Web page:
Any GM worth his salt will recognize how to build a safety net into their situations. But they are under no obligation to implement them. There is all this outcry of, but it makes for a bad story. That's life. Life is dispassionate and cruel. Should a game be any different? I posit that a character who has survived impossible odds is what makes a story good. Those that take chances and manage to pull through when the threat of death was real and imminent. Not the guy who rightly should have died 13 times but somehow, always managed to get deus ex'd out of it. That guy earned nothing. His story isn't important or interesting. Where is the tension? The only way that guy is interesting is if he has suffered horrible repercussions for each of his death-defying stunts. Death 1: Lose an arm. Death 2: Lose an Eye. Death 3: paralyzed while your beloved is tortured before you. Death 4: Castrated and forced to work in a chain gang to build the necromancer his fortress of doom. Death 5: Forced to make a contract w/ an ancient God, in the process lose a little of your sanity. But at this point does it matter? Do we care how much he's been savaged? Isn't it a little silly now? I know he's gonna live, so why do I care how badly he gets tortured and brutalized. He'll sleep it off and be back in fighting form. Here, ladies and gentleman, I assert it's kinder to kill them and let them start anew. That guy failed, so what? Big deal. People die. Lets talk about those guys that lived. Why do I have to cater to your stupid little snowflake who's really not that new, inventive, or interesting. It's just going to be one orphan after another, just another in a long line of brooding assassins.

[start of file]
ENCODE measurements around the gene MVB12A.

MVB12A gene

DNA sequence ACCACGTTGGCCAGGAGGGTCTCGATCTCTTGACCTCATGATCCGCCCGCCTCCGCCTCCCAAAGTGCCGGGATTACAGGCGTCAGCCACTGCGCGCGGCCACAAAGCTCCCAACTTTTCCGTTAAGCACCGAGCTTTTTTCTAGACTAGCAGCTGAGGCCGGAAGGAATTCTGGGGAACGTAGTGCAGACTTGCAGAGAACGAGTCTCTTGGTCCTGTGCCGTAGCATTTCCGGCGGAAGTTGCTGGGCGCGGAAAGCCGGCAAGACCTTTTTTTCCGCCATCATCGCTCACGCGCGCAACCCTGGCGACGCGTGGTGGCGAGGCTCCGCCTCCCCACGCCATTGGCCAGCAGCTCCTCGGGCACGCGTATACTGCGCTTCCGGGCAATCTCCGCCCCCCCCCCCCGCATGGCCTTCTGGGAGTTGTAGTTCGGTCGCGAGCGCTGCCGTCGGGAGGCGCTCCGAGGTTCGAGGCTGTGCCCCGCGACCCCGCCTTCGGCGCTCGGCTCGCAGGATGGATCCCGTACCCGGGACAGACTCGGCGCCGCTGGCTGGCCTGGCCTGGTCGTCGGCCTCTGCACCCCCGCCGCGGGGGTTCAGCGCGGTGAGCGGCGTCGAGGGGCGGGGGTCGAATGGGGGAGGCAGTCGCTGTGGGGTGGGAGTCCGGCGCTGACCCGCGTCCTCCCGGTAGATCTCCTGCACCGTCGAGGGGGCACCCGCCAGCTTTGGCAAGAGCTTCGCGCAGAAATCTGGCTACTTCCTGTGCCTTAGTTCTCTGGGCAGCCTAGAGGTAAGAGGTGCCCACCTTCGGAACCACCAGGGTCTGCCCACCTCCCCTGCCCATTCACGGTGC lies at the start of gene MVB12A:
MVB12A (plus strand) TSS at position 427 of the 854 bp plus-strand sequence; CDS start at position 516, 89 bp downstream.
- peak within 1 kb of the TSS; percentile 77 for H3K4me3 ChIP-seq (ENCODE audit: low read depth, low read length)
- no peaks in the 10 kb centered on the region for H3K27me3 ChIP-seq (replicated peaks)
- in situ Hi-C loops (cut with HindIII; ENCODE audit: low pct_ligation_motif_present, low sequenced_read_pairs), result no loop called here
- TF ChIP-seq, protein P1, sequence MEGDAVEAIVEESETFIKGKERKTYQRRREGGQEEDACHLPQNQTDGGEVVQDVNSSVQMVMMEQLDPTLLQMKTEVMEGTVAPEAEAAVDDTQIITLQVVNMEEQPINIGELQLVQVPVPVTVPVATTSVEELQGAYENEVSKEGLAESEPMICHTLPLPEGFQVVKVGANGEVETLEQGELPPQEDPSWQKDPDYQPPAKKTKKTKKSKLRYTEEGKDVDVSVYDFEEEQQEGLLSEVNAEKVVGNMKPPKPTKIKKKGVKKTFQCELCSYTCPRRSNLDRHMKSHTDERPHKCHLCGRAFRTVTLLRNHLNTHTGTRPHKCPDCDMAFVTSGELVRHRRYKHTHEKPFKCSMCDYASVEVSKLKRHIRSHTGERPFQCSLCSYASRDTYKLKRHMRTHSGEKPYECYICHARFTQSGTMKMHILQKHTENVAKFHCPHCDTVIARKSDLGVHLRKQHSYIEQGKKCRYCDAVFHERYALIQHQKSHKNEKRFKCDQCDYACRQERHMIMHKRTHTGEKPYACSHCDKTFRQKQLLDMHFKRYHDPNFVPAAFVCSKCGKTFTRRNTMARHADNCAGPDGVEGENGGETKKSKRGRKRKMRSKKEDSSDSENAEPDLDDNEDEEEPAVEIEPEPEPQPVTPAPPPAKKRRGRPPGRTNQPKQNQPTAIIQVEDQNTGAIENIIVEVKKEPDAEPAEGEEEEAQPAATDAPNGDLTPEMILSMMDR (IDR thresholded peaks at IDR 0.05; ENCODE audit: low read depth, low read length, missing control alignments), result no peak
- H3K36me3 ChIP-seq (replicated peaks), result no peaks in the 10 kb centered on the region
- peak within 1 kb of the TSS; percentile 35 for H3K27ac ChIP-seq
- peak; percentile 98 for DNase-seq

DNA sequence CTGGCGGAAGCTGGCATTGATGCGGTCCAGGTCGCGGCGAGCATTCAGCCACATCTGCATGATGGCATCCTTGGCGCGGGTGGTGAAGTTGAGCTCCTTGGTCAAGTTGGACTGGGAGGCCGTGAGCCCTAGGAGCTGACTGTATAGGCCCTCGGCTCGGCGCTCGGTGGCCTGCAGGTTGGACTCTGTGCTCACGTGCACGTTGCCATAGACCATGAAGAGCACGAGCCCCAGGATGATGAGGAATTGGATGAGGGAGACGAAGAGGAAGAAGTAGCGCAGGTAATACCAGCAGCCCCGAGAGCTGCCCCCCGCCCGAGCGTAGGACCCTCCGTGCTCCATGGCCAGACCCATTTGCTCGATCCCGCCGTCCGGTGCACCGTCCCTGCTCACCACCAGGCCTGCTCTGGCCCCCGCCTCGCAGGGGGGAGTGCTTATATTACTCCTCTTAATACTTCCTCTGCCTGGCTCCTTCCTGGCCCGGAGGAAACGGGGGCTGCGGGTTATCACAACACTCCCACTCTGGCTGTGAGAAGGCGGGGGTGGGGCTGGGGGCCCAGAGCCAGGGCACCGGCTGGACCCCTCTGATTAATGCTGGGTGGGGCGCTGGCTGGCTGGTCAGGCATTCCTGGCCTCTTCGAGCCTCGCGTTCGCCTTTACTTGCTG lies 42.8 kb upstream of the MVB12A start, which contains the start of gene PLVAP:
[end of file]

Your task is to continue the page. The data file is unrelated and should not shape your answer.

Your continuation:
See, I can be creative. Any GM can. Or they wouldn't be a GM. The real skill is in getting your players to be creative. Lose enough characters and you suddenly realize you don't want to make an orphan. Maybe you decide to make a well adjusted book-worm noble who reluctantly takes up the family sword when his older brothers are out fighting another threat and a new political rival looms on the horizon. Now, we're getting somewhere. If I kept his dumbass orphan alive, time after time, he'd never learn anything. He'd be playing the same stupid character 10 years from now.